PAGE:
How did it get this bad?
For two years, economic turmoil in the United States was isolated.
Even the deflating housing bubble was confined mostly to areas such as California's inland valleys, Las Vegas and Florida, while manufacturing communities in Michigan and the South struggled to keep workers in their jobs. The economy was hurting, but it didn't demand a nationwide lifestyle adjustment.
Then came the autumn of 2008. Banks failed, Congress poured billions into hopeful fixes, the Dow Jones Industrial Average plummeted, and soon the regional misery exploded nationwide.
"It was a major turning point, last October and November," said Jackie Knafel, the auditor of Noble County, a manufacturing community in northern Indiana where the unemployment rate went from 9.5 percent last October to 17.5 percent in March.
"Before last fall, you heard about people being laid off ... but you didn't hear about plants closing ... Now it seems really to have affected everything."
By the end of the holiday season, the infection had spread far beyond Wall Street. It continued into 2009, but the pace seemed to slow a bit in March.
BY NOW, the back story is well known. Beneath the distractions -- robust housing prices, a Dow racing toward 14,000, two wars and a White House campaign -- lurked reckless investments, consumer debt, record oil prices, excessive growth, soaring medical costs and millions of uninsured Americans.
Then, in just a matter of weeks, the Dow lost 25 percent of its value and credit markets were paralyzed.
Mark Vitner, the senior economist at Wachovia Corp., likened the economy to a car speeding along a foggy road. The collapse of Lehman Brothers in September sent the car off the side of the road and through the guardrail.
"We are now hitting the treetops," Mr. Vitner said, meaning the pace of decline has slowed.
THE AP ECONOMIC Stress Index uses unemployment, bankruptcy and foreclosure rates from each U.S. county to calculate the economic impact of the recession on a scale of 1 to 100.
In September 2008, 61/2 percent of the more than 3,000 U.S. counties had an index score higher than 10. The stress seemed to reach a peak in February, when almost 40 percent of the nation's counties had an index number higher than 10. It dipped slightly in March to 38 percent.
Since the start of the recession in December 2007, Indiana's Elkhart County saw the greatest reversal in fortune for counties larger than 25,000 residents, going from an index score of 6 in December 2007 to a score of 21 in March 2009. The county's unemployment rate went from 4.7 percent at the start of the recession to 18.8 percent in March.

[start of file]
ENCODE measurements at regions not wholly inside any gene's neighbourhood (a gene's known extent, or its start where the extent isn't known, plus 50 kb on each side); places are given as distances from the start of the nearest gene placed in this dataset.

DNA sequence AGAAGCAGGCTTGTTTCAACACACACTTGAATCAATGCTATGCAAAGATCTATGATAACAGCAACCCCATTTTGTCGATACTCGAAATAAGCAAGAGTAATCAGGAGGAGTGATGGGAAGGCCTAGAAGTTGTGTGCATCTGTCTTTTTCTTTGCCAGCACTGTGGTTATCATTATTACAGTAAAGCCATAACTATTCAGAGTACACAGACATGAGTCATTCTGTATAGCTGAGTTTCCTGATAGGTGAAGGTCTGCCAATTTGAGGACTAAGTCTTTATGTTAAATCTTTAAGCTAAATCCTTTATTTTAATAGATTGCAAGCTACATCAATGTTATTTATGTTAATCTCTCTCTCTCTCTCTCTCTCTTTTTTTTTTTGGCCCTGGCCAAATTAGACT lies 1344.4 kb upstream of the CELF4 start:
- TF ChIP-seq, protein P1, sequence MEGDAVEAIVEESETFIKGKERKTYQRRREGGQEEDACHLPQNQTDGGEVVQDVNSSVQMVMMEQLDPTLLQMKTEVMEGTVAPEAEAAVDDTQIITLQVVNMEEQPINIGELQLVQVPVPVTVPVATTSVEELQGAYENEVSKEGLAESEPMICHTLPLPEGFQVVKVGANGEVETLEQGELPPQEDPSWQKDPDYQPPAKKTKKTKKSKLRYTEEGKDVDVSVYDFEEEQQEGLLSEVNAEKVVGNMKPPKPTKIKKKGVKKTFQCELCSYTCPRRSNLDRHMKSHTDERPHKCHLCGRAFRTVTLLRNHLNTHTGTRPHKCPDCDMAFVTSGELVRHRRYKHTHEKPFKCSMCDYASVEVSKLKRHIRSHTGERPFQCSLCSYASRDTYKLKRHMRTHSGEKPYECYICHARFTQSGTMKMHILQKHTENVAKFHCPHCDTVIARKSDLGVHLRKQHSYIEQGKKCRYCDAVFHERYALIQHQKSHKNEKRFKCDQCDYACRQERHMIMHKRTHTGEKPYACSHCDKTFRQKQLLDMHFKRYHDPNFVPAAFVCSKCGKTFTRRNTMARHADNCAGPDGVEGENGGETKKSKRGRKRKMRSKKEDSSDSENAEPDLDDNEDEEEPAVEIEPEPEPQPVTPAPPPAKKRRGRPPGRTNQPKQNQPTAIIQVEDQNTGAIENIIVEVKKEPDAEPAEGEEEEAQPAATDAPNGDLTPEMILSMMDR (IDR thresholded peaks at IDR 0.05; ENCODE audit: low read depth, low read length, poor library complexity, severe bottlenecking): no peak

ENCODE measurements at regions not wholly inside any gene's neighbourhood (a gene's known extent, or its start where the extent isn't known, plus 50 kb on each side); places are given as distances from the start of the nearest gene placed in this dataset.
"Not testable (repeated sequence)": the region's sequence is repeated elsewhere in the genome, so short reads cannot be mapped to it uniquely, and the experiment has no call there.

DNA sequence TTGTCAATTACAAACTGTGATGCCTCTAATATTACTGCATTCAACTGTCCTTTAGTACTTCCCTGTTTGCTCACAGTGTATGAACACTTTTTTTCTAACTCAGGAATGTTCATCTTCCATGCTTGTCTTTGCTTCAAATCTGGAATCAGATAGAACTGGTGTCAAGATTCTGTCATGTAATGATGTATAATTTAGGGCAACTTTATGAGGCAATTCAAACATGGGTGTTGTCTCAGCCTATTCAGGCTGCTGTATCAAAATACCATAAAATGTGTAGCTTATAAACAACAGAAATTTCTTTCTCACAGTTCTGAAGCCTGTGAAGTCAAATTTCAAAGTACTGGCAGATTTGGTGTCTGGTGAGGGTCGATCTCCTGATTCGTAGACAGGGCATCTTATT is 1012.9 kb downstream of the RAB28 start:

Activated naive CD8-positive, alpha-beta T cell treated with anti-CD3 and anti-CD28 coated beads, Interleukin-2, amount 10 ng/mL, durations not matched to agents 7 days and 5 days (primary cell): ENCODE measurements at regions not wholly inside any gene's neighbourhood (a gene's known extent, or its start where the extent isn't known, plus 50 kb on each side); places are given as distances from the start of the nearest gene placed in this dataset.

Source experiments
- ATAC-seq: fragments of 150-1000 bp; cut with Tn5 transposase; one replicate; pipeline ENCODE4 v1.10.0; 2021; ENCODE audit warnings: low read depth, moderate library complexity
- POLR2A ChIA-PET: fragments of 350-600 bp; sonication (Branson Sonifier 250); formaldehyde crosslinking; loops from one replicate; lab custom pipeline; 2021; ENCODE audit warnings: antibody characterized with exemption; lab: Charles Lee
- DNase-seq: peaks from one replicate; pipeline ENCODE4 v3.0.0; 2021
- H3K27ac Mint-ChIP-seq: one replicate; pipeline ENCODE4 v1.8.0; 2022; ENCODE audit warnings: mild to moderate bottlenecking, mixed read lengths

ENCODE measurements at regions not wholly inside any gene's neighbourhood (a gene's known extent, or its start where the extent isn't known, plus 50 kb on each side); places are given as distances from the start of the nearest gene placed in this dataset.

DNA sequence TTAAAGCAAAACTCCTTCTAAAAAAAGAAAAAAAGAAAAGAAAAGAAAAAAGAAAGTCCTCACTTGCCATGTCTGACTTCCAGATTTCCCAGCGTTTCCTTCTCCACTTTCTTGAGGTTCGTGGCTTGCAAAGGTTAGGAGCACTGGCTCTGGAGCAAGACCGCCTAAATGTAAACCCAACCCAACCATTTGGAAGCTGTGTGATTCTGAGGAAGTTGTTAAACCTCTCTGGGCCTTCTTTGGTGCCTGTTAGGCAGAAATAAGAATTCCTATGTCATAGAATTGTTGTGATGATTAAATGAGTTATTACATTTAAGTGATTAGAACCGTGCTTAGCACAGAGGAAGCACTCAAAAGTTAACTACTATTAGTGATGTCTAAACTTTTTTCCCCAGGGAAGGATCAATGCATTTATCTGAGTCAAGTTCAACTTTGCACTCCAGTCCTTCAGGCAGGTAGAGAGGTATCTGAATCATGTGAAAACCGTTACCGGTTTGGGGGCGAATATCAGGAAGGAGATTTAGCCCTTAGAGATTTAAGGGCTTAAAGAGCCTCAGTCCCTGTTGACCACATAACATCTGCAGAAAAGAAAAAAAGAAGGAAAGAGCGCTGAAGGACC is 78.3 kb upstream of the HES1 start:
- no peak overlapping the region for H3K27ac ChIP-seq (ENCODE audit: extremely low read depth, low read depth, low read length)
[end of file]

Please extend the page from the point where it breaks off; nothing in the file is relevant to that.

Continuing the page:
Imperial County, Calif., has the highest index number for counties bigger than 25,000, with an index score of 28.1 in March.
Unemployment has deepened the slide. Among the first manufacturing jobs to go were those tied to the housing boom.
In Oregon's timber towns, which are dependent on the housing market, mills have been cutting shifts and workers in a desperate bid to slash costs. In March, the timber and wood products company Weyerhaeuser Co. shuttered its mill in Dallas, Ore.
"It's going to be devastating on the community," said Ed Trask, who worked at the mill for more than four decades. "What's going to happen?"
Mr. Trask paused, then answered: "It's going to be silence."
SINCE THE recession began, 5.1 million jobs have been lost, including 3.3 million since November. The jump in unemployment since the fall has also driven a fresh round of foreclosures.
Of the seven states that saw the fastest rise in unemployment rates between August and December, five also saw mortgage delinquency rates rise more 20 percent or more, including Maine, Washington and Oregon. The only two that didn't -- Michigan and Indiana -- already had some of the highest delinquency rates.
The Pacific Northwest and the South saw the highest jump in foreclosure activity from the third quarter of 2008 to the first quarter of this year.
Mr. Vitner said he thinks foreclosures connected to the subprime lending crisis are cresting. But he expects a second wave linked to unemployment to crest next year. This is because foreclosure filings often come several months after a borrower's first missed payment, and because of a range of efforts to halt foreclosures, many filings have been delayed.
"There's a good chance that we don't see the end of the credit issues in the economy until sometime in 2011 or early in 2012," Mr. Vitner said.